Hurry on Your Trip Cat!
Growing Independence and Fluency
Rationale: To become a successful reader, children must learn to read fluently. To do this, children must read a lot! Children need to perform repeated readings of the same text in order to gain the characteristics of a successful reader. If the children read the same story over and over, they become more confident in the story, they know the text better and they can read with more fluency. They should gain the ability to read fast, smooth, and with expression. When children become fluent readers, they increase their comprehension which is the ultimate goal of reading.
- Chalk board
-stopwatches – one for every two students
-Cat’s Trip by: Sharon Fear – one for every two students
Your Partner’s Name:
Second Time:Third Time:
1. Explain Why: “Today we are going to talk about being a fluent reader. Does anyone know what that means? Well, there are all sorts of things that make a good reader, a fluent reader.”
2. Review: “To review, we will talk a little bit about what makes a good reader. Some of the things that make a good reader are reading fast, smoothly and with expression. I believe you all know what reading fast means. What about reading smoothly? It means that you can read through without getting stumped on a word or things like that. All of the words flow. What about reading with expression? That means you read with the kind of emotions that the characters are having. If the characters are mad, you read like you were mad, things like that. We will also discuss some strategies that can make us a good reader. Can anyone think of a way that they figure out what a word is if they don't know it?" I may have to lead the students, but what I am looking for are things like sounding out a word or reading the rest of a sentence to figure out what the word may be. It would also be wonderful if the students thought about covering up parts of the words and starting with the vowel in the middle, or something like that.
3. Explain How: “Today we are going to practice rereading the same story and some sentences so that we can learn to develop fluency.”
4. Model: Write a practice sentence on the board: (My cat has never been on a trip.) Read the sentence very slow to the children. For example, “Mmyy caat haaas neeever beeenn oonnn aaa tttriiip. Sound them out slowly again and practice the silent cover-up method. Read the sentence again smoothly and using expression. To read this sentence better you could enunciate never. “Which way did you like it better, slow or fast? Why did you like it better?” (Hopefully the children will say it sounds better fast because you can understand it better).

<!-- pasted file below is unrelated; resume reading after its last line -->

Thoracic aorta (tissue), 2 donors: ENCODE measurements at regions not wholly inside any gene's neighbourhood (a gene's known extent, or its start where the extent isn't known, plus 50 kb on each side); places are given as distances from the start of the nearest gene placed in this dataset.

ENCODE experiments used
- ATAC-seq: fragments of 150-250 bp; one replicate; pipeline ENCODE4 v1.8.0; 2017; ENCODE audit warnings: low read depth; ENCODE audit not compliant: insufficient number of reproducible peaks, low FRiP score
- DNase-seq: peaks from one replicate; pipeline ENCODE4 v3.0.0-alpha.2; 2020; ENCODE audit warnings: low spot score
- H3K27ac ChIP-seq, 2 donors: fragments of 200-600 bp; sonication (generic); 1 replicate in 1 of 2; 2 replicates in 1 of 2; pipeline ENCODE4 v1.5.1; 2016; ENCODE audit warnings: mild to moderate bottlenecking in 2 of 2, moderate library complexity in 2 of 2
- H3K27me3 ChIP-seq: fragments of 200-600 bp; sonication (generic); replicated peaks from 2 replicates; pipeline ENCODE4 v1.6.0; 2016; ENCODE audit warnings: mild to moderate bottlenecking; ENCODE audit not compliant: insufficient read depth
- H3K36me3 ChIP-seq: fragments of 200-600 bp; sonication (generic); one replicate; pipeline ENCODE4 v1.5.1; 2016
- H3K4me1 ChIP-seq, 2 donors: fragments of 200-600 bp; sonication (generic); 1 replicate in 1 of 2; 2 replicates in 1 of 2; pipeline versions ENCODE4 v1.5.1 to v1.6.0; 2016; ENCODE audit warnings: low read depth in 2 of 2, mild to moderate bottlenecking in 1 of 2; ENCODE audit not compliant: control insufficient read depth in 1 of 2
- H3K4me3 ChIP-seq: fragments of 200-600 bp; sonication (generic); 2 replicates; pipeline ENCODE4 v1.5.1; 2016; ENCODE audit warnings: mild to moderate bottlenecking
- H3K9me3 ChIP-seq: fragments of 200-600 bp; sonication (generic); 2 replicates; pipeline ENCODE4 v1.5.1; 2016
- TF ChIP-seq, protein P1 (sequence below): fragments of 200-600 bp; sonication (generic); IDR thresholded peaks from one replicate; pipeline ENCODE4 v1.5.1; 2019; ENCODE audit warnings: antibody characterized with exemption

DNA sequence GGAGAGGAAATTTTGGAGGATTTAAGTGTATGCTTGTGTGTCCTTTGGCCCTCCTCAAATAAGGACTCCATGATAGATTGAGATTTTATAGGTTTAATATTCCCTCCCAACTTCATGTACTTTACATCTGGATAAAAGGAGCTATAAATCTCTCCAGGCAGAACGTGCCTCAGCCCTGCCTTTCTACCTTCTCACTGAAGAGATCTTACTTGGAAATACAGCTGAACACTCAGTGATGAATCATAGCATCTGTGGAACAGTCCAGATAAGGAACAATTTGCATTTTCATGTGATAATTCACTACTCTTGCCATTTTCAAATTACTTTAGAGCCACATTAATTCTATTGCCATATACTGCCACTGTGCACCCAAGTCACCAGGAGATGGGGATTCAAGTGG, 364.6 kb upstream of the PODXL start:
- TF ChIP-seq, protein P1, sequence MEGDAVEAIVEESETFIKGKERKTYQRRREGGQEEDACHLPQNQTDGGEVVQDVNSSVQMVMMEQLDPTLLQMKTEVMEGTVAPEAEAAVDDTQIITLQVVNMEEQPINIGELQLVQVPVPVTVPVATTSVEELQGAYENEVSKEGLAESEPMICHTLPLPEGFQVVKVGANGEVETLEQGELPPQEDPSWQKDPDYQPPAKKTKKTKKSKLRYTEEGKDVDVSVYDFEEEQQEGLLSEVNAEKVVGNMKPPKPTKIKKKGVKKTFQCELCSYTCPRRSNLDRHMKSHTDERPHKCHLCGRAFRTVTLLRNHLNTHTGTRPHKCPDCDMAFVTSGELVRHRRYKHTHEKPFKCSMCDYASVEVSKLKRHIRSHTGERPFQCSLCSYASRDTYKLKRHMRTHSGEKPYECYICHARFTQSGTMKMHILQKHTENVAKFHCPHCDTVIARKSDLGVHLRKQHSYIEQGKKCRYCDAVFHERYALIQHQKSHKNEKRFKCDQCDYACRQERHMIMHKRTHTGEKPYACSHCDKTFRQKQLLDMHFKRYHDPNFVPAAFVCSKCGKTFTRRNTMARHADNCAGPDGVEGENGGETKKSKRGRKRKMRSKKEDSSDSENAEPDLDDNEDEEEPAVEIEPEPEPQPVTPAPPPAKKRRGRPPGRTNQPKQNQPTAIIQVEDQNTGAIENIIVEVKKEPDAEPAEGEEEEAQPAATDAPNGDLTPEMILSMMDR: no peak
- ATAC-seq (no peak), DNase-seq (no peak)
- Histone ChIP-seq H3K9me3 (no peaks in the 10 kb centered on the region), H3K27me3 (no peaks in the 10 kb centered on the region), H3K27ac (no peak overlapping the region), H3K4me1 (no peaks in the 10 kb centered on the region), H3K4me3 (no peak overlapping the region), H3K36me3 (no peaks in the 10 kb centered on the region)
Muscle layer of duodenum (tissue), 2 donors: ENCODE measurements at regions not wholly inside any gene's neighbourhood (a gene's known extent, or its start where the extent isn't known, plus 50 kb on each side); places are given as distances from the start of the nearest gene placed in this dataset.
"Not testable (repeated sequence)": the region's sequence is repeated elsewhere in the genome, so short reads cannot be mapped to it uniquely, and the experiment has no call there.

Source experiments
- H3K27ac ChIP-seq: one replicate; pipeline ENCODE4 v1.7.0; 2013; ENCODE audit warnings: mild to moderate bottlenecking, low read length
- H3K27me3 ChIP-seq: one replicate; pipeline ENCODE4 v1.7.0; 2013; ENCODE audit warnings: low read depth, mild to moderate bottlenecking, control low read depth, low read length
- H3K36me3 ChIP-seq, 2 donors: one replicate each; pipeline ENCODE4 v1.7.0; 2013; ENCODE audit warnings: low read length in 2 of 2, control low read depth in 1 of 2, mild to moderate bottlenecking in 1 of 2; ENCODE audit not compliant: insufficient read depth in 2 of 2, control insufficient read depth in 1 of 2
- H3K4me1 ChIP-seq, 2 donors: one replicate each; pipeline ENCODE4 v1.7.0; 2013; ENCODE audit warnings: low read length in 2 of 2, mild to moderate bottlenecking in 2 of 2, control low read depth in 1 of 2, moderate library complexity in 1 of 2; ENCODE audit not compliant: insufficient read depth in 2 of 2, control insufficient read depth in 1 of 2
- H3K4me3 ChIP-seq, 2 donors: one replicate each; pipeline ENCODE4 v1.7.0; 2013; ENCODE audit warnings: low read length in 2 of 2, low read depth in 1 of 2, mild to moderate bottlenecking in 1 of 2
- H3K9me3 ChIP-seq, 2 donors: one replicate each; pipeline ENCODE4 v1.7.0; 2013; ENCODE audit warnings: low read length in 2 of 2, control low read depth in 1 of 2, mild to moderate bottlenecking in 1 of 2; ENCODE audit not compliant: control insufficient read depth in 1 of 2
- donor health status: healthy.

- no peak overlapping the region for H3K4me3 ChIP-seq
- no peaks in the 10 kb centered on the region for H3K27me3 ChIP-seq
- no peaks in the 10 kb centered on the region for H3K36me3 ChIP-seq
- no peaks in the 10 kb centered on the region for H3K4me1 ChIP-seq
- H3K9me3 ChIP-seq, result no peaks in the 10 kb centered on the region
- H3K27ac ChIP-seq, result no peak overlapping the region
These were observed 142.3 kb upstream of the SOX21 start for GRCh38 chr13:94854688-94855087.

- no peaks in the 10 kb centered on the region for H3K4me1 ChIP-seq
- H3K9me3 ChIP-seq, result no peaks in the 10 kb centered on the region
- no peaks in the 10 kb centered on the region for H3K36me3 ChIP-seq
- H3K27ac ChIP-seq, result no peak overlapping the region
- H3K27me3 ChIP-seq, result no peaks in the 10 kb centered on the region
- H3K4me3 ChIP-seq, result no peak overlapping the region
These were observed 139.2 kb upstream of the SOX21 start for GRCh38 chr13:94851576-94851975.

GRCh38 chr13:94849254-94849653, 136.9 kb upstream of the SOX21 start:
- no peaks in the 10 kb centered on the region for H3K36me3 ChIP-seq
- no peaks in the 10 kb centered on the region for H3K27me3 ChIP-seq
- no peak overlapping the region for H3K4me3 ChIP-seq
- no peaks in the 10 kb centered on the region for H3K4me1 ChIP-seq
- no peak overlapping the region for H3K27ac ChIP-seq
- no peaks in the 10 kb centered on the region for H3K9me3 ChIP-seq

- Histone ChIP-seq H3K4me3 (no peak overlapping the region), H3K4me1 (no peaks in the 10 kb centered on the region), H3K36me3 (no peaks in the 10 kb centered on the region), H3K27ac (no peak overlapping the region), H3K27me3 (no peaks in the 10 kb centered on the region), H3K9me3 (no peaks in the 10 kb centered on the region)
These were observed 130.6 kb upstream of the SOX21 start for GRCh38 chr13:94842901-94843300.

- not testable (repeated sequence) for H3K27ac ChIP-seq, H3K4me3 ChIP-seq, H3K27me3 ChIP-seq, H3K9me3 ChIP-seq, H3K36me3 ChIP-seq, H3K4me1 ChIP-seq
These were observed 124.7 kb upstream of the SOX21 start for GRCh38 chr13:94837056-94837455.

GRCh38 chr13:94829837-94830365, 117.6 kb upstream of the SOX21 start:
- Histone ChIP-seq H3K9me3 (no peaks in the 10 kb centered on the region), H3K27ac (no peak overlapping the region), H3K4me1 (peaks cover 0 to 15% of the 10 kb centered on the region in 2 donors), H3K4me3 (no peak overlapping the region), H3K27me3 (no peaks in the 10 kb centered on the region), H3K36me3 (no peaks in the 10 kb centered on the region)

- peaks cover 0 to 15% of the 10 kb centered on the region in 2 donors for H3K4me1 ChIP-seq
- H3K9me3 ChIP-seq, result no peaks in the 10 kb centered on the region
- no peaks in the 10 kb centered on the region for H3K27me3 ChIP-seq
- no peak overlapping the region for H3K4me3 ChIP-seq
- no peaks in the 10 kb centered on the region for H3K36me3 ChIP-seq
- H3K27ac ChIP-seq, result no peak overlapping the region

5. Simple Practice: Write another sentence on the board. (My cat wants to go to the beach.) This time, divide the class into partners. Have them practice reading it to each other several times. “Make sure that each time you read it you are reading it more smoothly and with more expression than the time before. Read it three times and then have your partner read it three times. Did you see a difference in the way you read the sentence the first time and the way you read it the third time?”
6. Whole Texts: First read Cat’s Trip to the students so that they know what the story is about and they are prepared to read the story on their own. Then keep the students in their pairs and give each pair a copy of Cat’s Trip. Then give each student a copy of the timesheet and each pair of students a stopwatch. Have the students read the story three times to each other. This may take a while, but allow the students the time they need. At the end ask them “Did your times improve as you read? Did you begin to read more smoothly as well?”
7. Assessment: I will use the timesheets that the children completed as assessment. In this way I will be able to see that the children completed the activity and hopefully see that they improved along the way. For those who did not improve very much I will work with more often to improve on their fluency.
Fear, Shannon. Cat’s Trip. Modern Curriculum Press, 1996.
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